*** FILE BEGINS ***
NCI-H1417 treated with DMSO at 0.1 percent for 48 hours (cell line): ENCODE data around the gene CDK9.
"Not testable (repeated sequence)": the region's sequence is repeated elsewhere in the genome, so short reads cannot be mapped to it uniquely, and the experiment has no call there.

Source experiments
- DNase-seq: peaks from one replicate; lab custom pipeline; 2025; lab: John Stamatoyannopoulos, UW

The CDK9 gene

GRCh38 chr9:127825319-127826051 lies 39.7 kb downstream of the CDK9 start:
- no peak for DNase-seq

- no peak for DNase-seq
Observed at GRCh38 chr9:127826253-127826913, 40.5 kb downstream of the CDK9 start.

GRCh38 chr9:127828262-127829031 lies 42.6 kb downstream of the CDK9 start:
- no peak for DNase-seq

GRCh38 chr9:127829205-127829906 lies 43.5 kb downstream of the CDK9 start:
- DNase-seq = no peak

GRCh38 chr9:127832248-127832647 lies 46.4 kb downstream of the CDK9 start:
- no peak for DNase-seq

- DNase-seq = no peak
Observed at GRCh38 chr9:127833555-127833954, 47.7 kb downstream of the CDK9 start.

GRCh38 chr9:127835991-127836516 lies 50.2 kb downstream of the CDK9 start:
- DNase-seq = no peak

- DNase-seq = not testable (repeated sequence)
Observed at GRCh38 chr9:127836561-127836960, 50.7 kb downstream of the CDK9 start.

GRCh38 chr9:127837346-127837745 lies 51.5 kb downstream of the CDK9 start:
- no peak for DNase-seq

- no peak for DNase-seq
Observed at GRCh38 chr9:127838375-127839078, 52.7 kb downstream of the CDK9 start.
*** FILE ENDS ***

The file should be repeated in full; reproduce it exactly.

NCI-H1417 treated with DMSO at 0.1 percent for 48 hours (cell line): ENCODE data around the gene CDK9.
"Not testable (repeated sequence)": the region's sequence is repeated elsewhere in the genome, so short reads cannot be mapped to it uniquely, and the experiment has no call there.

Source experiments
- DNase-seq: peaks from one replicate; lab custom pipeline; 2025; lab: John Stamatoyannopoulos, UW

The CDK9 gene

GRCh38 chr9:127825319-127826051 lies 39.7 kb downstream of the CDK9 start:
- no peak for DNase-seq

- no peak for DNase-seq
Observed at GRCh38 chr9:127826253-127826913, 40.5 kb downstream of the CDK9 start.

GRCh38 chr9:127828262-127829031 lies 42.6 kb downstream of the CDK9 start:
- no peak for DNase-seq

GRCh38 chr9:127829205-127829906 lies 43.5 kb downstream of the CDK9 start:
- DNase-seq = no peak

GRCh38 chr9:127832248-127832647 lies 46.4 kb downstream of the CDK9 start:
- no peak for DNase-seq

- DNase-seq = no peak
Observed at GRCh38 chr9:127833555-127833954, 47.7 kb downstream of the CDK9 start.

GRCh38 chr9:127835991-127836516 lies 50.2 kb downstream of the CDK9 start:
- DNase-seq = no peak

- DNase-seq = not testable (repeated sequence)
Observed at GRCh38 chr9:127836561-127836960, 50.7 kb downstream of the CDK9 start.

GRCh38 chr9:127837346-127837745 lies 51.5 kb downstream of the CDK9 start:
- no peak for DNase-seq

- no peak for DNase-seq
Observed at GRCh38 chr9:127838375-127839078, 52.7 kb downstream of the CDK9 start.